Alan Shearer has warned that many footballers are oblivious to the dementia risks associated with the national game.
Shearer was speaking in support of a brain injury charity, before their ‘billion pound’ match on Sunday.
Head for Change have calculated that the cost of sports-related dementia care will rise beyond £1 billion over the next 30 years and are organising a friendly game that will trial both a ‘no heading’ version of football but also a version involving only ‘low force’ headers, which rules out heading from set-pieces.
Research by the University of Glasgow has found that former footballers are five times more likely to die of Alzheimer’s Disease than the wider population and, while he is not calling for an outright heading ban, Shearer wants risks further minimised.
The Football Association have so far restricted professional players to 10 ‘high force’ headers per week in training, but also told amateurs not to head the ball more than 10 times per week in training and are trialling a complete heading ban for the youngest children.
“It’s the game that we all love - the game I have been involved with all my life,” said Shearer. “I know it comes with risks, in terms of breaking your legs, or breaking your ankles. It’s a sport that can be tough. You go into the game knowing that you could have a serious injury.
“You don't ever go into the game thinking you could get dementia. We need it to be as safe as possible in terms of brain injuries.”
Shearer, whose former coaches Chris Nicholl and Terry McDermott are among the hundreds of former professionals diagnosed with dementia, presented a BBC investigation about the issue and has pledged to donate his brain to the Glasgow Brain Injury Research Group when he dies.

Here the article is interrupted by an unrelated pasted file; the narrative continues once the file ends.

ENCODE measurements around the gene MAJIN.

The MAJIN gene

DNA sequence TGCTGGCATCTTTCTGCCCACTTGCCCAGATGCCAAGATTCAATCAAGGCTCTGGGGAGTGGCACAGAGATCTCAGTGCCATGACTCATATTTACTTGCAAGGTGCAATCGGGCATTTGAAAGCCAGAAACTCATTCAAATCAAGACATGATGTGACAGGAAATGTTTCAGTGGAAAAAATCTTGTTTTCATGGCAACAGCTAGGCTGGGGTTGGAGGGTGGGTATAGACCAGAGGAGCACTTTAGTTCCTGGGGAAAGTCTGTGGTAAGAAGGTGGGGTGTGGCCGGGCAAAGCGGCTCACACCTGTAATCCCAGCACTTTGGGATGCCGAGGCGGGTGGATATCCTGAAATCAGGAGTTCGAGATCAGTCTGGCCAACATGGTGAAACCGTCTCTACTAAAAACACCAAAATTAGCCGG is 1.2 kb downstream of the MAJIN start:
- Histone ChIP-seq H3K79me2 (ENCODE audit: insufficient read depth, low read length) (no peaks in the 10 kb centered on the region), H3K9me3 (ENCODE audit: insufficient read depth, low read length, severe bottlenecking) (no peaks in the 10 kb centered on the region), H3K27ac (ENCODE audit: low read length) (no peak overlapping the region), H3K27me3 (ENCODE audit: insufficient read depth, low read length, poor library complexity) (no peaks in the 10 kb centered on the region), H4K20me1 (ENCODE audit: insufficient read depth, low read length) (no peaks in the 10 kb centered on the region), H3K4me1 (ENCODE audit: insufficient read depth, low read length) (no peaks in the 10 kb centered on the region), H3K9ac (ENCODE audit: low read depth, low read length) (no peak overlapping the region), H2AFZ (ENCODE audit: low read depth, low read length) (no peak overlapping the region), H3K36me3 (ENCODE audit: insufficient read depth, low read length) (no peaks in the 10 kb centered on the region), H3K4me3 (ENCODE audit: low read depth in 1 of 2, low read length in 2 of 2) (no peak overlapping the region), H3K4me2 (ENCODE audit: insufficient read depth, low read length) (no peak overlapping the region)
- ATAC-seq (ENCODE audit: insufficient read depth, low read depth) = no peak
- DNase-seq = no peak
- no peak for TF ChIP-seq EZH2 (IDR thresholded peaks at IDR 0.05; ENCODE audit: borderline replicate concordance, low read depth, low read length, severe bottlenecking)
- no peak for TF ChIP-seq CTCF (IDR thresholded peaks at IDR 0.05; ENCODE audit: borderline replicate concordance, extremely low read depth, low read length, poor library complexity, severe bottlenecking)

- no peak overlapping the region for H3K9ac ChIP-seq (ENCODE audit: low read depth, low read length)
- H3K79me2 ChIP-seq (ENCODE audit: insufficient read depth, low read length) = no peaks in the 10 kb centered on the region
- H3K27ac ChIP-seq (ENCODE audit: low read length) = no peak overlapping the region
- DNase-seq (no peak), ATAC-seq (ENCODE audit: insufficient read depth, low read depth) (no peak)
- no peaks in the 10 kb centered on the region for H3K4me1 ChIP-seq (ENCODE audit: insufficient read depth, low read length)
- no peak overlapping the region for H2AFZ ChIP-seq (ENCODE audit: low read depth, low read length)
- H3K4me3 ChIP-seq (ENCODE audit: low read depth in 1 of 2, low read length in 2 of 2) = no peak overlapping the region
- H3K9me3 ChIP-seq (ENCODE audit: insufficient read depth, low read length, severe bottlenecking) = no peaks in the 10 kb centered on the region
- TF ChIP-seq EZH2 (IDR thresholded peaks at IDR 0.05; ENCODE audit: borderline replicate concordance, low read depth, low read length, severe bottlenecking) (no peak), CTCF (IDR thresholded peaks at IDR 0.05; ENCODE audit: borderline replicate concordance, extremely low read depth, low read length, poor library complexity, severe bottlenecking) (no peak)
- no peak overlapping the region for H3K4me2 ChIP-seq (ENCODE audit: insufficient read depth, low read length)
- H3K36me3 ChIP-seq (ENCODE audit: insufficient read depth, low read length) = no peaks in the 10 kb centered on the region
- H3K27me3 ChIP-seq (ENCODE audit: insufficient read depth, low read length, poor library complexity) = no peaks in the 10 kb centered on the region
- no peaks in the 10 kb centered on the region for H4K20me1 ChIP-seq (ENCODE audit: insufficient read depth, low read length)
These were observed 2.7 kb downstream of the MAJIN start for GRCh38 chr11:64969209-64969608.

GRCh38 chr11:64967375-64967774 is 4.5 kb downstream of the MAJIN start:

The Glasgow experts have discovered chronic traumatic encephalopathy (CTE) - a type of dementia associated with head impacts - in a disproportionately high number of former sportspeople, including former England players Nobby Stiles and Jeff Astle.
Shearer is also calling for football authorities to introduce temporary rather than permanent concussion substitutes so that doctors have more time to make a definite asssessment of players following a head injury in the same way as the minimum 10-minute head injury assessment in rugby.
“Hopefully it is only a matter of time before that comes in,” he said.
Judith Gates, the co-founder of Head for Change, has also made the decision with her husband Bill Gates to donate his brain. Gates, a former Middlebrough player, retired aged 30 after suffering persistent migraines and is now living with dementia. CTE can only be diagnosed in a post-mortem and has also been found in numerous former American football players.
Sunday’s charity match follows a successful ‘no heading’ trial match last September and will again be held at National League North club Spennymoor Town FC. Tony Mowbray will kick off the match and Dr Willie Stewart, the Glasgow neuropathologist who proved football’s dementia link, will play in goal. Former players will include Robbie Stockdale, Curtis Fleming, Colin Cooper, Tommy Butler, Darren Holloway and Tony McMahon, as well as ex-rugby players Alix Popham, Dan Scarborough and Stevie Ward.
Popham and Scarborough have both had early onset dementia diagnosed and Ward was forced to retire due to sports-related concussion.
The charity Head of Change has been contacted by more than 100 professional sportspeople with dementia. They are offering education to clubs and will highlight the scale of the problem with a pre-match silhouette parade of 66 players. Half of England’s 1966-match winning team went on to suffer dementia and campaigners are finding an “epidemic” among former players.
Sunday’s charity match at Spennymoor match will kick off at 3pm, with tickets costing £5 for adults and £2 for under 18s and are available at the gate or from the club’s website.